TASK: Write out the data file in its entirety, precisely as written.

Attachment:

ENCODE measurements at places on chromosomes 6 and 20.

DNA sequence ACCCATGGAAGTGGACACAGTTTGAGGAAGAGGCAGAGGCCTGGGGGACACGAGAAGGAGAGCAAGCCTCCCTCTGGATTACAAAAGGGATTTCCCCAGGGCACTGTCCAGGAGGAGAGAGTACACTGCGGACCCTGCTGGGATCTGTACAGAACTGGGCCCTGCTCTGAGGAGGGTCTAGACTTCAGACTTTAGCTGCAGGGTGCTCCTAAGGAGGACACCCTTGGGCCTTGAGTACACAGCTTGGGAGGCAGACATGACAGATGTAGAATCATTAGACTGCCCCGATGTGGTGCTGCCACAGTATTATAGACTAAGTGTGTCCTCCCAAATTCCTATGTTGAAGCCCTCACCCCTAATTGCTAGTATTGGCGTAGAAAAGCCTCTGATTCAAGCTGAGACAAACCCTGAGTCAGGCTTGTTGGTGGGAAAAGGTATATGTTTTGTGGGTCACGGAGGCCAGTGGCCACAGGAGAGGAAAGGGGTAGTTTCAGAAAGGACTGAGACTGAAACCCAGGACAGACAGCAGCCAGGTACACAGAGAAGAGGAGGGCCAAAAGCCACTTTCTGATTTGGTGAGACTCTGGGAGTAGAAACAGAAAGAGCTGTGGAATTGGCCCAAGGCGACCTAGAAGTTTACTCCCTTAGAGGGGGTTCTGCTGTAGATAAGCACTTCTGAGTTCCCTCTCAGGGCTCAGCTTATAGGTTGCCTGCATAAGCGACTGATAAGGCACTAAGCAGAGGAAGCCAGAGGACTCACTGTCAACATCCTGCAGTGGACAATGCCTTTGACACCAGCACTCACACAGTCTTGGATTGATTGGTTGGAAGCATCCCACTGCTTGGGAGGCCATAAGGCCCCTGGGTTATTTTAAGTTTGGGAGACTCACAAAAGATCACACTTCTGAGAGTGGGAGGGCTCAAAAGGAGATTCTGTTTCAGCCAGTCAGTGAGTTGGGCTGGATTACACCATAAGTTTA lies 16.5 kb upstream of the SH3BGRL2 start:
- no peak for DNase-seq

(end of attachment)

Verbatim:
ENCODE measurements at places on chromosomes 6 and 20.

DNA sequence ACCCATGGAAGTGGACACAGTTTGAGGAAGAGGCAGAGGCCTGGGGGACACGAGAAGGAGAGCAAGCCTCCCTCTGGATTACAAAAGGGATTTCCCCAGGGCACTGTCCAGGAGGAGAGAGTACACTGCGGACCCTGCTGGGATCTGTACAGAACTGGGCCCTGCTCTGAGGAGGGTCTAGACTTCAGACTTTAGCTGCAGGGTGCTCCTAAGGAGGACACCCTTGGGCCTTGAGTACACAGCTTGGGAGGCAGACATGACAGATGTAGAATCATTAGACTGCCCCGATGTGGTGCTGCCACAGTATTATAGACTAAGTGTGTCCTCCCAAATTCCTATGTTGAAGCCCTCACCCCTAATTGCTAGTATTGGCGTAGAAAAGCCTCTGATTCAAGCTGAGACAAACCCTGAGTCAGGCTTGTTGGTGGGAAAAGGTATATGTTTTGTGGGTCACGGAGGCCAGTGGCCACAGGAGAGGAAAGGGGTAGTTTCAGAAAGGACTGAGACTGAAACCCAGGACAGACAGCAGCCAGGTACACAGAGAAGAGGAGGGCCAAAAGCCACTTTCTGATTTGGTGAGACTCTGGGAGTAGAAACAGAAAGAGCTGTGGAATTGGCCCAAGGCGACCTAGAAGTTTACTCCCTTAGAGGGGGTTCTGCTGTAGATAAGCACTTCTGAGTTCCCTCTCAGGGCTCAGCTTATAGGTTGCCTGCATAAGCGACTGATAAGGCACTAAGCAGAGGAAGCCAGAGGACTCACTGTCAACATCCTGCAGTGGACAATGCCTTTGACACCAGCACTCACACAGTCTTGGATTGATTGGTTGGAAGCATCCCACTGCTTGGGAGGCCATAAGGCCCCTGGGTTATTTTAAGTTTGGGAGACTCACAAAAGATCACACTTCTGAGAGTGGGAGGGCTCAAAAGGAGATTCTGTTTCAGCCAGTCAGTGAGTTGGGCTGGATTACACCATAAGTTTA lies 16.5 kb upstream of the SH3BGRL2 start:
- no peak for DNase-seq